The vertical axis shows the Australian total and each state and territory: ACT, NSW, NT, QLD, SA, TAS, VIC and WA.

Cases admitted to hospital

This table shows the same information as the matching graph: the number of COVID-19 cases currently admitted to hospital, including cases in ICUs, in Australia and each state and territory.

Expand description of Cases admitted to hospital

The data is shown in 3 columns:

  • jurisdiction – with Australia in total first, then each state and territory: ACT, NSW, NT, QLD, SA, TAS, VIC and WA.
  • the number of cases not in ICU
  • the number of cases in ICU.

Cases in National Disability Insurance Scheme (NDIS) services

This table shows the number of confirmed active COVID-19 cases, deaths and recovered cases, in Australia and each state and territory, for NDIS participants and workers since March 2020*.

Source: NDIS Quality and Safeguards Commission 01/12/2021.

State

Participant Active

Worker Active

Participant Recovered

Worker Recovered

Participant Deaths

Worker Deaths

ACT

-

5

15

23

-

-

NSW

23

36

262

344

13

-

NT

-

-

-

-

-

-

QLD

-

-

-

-

-

-

SA

-

-

-

5

-

-

TAS

-

-

-

-

-

-

VIC

184

135

459

451

15

-

WA

-

-

-

-

-

-

Total

209

176

737

830

28

-

  • Note: Table does not show counts less than 5
  • *Only registered NDIS providers are required to notify the NDIS Commission for services regulated by the NDIS Commission. Therefore, these figures do not represent all NDIS participants or all people with disability (who may not be NDIS participants).

Cases in aged care services

COVID-19 cases in aged care services – residential care

This graph shows the number of confirmed active COVID-19 cases, deaths and recovered cases, in Australia and each state and territory, for people living in Australian Government–subsidised residential aged care facilities.

Expand description of COVID-19 cases in aged care services – residential care

This graph shows the number of confirmed cases, deaths and cases recovered since late January 2020 in those who receive Australian Government–subsidised residential care in each state and territory.

Residential care means people who live in an Australian Government–subsidised aged care facility.

Each bar represents the number of active cases, recovered cases and deaths.

The bottom axis shows the number of COVID-19 cases.

The vertical axis shows the Australian total and each state and territory: ACT, NSW, NT, QLD, SA, TAS, VIC and WA.

The majority of cases and deaths reported in residential care in Australia have occurred in Victoria.

Cases in aged care services – residential care

This table shows the same information as the matching graph: the number of confirmed active COVID-19 cases, deaths and recovered cases, in Australia and each state and territory, for people living in Australian Government–subsidised residential aged care facilities.

Expand description of Cases in aged care services – residential care

The data is shown in 4 columns:

  • jurisdiction – with Australia in total first, then each state and territory: ACT, NSW, NT, QLD, SA, TAS, VIC and WA.
  • active cases
  • recovered cases
  • deaths.

COVID-19 outbreaks in Australian residential aged care facilities

Read the weekly report that provides a snapshot of data on the impact of COVID-19 in residential aged care facilities nationally.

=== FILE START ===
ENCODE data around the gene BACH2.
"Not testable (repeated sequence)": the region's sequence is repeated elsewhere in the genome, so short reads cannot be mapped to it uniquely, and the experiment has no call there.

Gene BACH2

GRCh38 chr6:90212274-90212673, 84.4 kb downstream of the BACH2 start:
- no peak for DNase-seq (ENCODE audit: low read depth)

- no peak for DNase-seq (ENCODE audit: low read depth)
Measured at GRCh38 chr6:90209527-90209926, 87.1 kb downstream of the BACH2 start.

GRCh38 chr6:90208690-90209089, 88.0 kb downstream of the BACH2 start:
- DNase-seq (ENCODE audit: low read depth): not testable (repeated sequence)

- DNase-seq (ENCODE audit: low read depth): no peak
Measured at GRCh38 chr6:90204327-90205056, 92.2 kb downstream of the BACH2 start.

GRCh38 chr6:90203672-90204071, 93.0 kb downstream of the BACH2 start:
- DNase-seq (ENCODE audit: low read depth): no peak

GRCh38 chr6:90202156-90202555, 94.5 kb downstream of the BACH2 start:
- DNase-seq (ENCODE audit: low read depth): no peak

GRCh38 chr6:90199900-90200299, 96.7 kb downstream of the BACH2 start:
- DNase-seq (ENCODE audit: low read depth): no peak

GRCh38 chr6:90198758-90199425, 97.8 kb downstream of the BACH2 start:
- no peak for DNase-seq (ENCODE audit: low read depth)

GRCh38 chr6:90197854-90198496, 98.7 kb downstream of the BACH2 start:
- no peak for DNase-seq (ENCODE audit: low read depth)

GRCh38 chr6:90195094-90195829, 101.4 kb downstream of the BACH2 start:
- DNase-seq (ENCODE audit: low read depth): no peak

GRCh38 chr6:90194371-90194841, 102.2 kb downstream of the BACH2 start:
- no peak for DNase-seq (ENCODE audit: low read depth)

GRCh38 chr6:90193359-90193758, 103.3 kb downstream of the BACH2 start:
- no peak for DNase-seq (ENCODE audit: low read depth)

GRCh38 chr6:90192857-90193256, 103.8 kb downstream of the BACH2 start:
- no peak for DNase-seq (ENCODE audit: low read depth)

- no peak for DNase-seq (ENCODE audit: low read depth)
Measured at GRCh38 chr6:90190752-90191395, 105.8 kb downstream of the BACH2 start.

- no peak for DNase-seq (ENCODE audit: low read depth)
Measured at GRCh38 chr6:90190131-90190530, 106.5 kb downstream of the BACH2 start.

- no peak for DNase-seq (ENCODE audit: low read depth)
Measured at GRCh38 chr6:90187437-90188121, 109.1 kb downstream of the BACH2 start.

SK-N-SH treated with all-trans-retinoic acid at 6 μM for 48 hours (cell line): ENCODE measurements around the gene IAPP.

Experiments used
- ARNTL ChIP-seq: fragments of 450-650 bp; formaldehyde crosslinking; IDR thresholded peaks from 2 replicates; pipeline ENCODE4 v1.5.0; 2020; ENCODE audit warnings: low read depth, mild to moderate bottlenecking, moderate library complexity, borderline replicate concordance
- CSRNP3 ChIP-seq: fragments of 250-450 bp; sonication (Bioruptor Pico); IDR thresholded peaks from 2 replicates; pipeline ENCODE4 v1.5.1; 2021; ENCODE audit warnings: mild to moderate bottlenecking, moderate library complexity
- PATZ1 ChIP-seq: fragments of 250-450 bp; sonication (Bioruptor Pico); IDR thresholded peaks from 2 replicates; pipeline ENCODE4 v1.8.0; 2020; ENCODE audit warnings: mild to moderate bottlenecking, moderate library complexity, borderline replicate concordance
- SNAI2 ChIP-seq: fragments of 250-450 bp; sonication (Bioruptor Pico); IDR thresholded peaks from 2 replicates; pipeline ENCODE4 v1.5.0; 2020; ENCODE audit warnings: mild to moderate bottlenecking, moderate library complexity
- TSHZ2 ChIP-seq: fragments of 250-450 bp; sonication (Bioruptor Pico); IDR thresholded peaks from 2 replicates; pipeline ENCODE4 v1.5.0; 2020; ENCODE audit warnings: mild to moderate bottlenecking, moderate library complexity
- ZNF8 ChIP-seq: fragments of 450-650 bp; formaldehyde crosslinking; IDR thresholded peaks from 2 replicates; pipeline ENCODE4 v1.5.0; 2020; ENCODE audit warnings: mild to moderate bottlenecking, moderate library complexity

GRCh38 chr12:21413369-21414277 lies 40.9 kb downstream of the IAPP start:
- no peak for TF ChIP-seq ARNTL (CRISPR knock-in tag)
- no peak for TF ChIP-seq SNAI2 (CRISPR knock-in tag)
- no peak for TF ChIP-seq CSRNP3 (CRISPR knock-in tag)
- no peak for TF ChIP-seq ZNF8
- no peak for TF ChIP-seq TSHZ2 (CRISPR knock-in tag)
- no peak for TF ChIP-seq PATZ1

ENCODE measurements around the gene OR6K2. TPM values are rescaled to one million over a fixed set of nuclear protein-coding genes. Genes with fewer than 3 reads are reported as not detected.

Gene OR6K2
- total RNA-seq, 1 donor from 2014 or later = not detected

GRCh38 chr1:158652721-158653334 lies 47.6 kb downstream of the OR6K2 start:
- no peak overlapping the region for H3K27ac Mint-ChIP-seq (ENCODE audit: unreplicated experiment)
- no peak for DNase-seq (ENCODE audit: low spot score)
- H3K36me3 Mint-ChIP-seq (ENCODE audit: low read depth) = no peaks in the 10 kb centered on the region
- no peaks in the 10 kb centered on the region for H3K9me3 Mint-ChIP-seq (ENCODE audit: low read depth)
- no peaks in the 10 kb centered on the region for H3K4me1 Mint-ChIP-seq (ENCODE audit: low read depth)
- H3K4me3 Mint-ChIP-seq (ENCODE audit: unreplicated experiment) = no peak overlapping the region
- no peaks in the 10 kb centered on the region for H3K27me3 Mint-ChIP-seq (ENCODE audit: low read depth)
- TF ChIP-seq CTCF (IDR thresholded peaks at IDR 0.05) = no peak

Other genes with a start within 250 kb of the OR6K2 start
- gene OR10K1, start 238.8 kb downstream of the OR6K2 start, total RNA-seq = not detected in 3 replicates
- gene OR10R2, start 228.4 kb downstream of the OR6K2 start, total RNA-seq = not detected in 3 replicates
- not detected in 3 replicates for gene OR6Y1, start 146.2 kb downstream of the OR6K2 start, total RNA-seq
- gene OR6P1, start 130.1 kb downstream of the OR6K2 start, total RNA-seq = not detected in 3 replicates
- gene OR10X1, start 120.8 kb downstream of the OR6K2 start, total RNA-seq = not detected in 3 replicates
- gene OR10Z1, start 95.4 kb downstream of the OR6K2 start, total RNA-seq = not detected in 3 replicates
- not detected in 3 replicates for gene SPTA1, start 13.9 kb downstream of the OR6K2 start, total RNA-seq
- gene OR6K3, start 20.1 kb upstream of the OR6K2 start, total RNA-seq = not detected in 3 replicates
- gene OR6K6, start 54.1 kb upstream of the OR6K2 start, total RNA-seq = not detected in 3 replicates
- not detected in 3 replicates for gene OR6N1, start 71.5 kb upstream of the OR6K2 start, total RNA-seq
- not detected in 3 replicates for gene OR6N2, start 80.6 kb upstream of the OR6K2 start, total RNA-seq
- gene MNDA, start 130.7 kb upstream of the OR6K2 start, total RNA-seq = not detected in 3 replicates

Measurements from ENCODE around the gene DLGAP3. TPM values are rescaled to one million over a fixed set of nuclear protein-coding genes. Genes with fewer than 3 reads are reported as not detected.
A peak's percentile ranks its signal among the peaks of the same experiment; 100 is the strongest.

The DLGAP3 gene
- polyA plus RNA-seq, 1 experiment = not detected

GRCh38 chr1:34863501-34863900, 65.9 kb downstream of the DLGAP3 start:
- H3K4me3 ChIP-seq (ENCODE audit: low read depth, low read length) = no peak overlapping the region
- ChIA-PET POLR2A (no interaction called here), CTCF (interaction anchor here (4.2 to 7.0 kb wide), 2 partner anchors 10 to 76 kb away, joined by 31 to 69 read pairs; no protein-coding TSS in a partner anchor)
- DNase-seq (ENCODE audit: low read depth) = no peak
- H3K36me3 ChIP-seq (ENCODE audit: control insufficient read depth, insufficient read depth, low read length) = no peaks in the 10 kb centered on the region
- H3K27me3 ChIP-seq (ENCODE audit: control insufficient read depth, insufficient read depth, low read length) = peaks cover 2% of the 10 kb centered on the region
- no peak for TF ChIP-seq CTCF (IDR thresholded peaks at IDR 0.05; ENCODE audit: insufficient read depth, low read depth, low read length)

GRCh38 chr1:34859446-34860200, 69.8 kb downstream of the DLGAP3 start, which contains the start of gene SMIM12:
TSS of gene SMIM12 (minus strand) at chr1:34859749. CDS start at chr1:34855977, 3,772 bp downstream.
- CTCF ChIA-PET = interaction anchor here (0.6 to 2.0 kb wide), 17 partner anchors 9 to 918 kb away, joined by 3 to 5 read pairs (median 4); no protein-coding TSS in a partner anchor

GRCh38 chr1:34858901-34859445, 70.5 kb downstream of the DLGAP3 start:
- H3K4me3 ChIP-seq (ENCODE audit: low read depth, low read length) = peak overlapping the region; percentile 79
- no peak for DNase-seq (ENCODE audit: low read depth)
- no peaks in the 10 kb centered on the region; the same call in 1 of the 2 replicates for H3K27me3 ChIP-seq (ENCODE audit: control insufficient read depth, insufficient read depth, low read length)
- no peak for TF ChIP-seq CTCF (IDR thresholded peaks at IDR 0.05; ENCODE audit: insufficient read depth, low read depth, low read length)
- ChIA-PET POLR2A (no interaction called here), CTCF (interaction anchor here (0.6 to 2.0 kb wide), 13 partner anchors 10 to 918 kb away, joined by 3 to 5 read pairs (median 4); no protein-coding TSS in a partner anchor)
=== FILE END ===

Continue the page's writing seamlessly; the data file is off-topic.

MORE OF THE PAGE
The report includes data on the number of services impacted and number of staff and resident cases, as well as workforce, vaccine rollout, testing and PPE provided to affected services to support them.

COVID-19 cases in aged care services – in-home care

This graph shows the number of confirmed active COVID-19 cases, deaths and recovered cases, in Australia and each state and territory, for people receiving Australian Government–subsidised care in their own home.

Expand description of COVID-19 cases in aged care services – in-home care

The number of confirmed cases, deaths and cases recovered since late January 2020 in those who receive Australian Government–subsidised in-home care in Australia and in each state and territory.

In-home care means people who receive Australian Government subsidised care in their own home.

Each bar represents the number of active cases, recovered cases and deaths.

The bottom axis shows the number of COVID-19 cases.

The vertical axis shows the Australian total and each state and territory: ACT, NSW, NT, QLD, SA, TAS, VIC and WA.

The majority of cases reported in In-home care in Australia are in Victoria.

Cases in aged care services – in-home care

This table shows the same information as the matching graph: the number of confirmed active COVID-19 cases, deaths and recovered cases, in Australia and each state and territory, for people receiving Australian Government–subsidised care in their own home.

Expand description of Cases in aged care services – in-home care

The data is shown in 4 columns:

  • jurisdiction – with Australia in total first, then each state and territory: ACT, NSW, NT, QLD, SA, TAS, VIC and WA.
  • active cases
  • recovered cases
  • deaths.

How Australia compares with the world

Learn more about the international situation from the World Health Organization (WHO). Read their weekly situation reports and check the WHO COVID-19 dashboard.

OECD Countries – COVID-19 Mortality in 2021

COVID-19 mortality data was extracted from Our World in Data on 15/09/2021, with data extracted for the period 01/01/2021 to 14/09/2021. Data is derived from open source reporting and is subject to revision. COVID-19 reporting is dependent on individual countries’ health reporting systems and may not be directly comparable. 

OECD country

Cumulative deaths 
(01/01/2021-15/09/2021)

Cumulative deaths per 100,000 population
(01/01/2021-15/09/2021)

Hungary

20,431

213.42

Slovakia

10,310

190.85

Czechia

18,703

175.62

Colombia

82,192

160.88

Poland

46,469

124.01

Mexico

141,462

109.14

Lithuania

2,874

108.37

Portugal

10,894

107.79

Chile

20,593

107.46

Latvia

1,969

105.95

United States

307,970

93.15

Italy

55,334

92.43

Greece

9,342

90.49

United Kingdom

60,350

89.38

Slovenia

1,742

85.29

Estonia

1,079

81.80

France

51,354

76.20

Spain

34,556

73.92

Germany

58,549

70.21

Costa Rica

3,569

69.45

Sweden

5,976

58.82

Ireland

2,907

58.56

Luxembourg

339

53.40

Belgium

5,892

51.11

Austria

4,579

51.07

Israel

4,050

46.43

Turkey

39,024

46.14

Netherlands

6,833

40.37

Switzerland

3,019

35.50

Canada

11,483

30.28

Denmark

1,294

22.67

Japan

13,324

10.77

Finland

486

8.76

Norway

391

7.15

South Korea

1,425

2.83

Iceland

4

1.16

Australia

193

0.75

New Zealand

2

0.04

Last updated: 
1 December 2021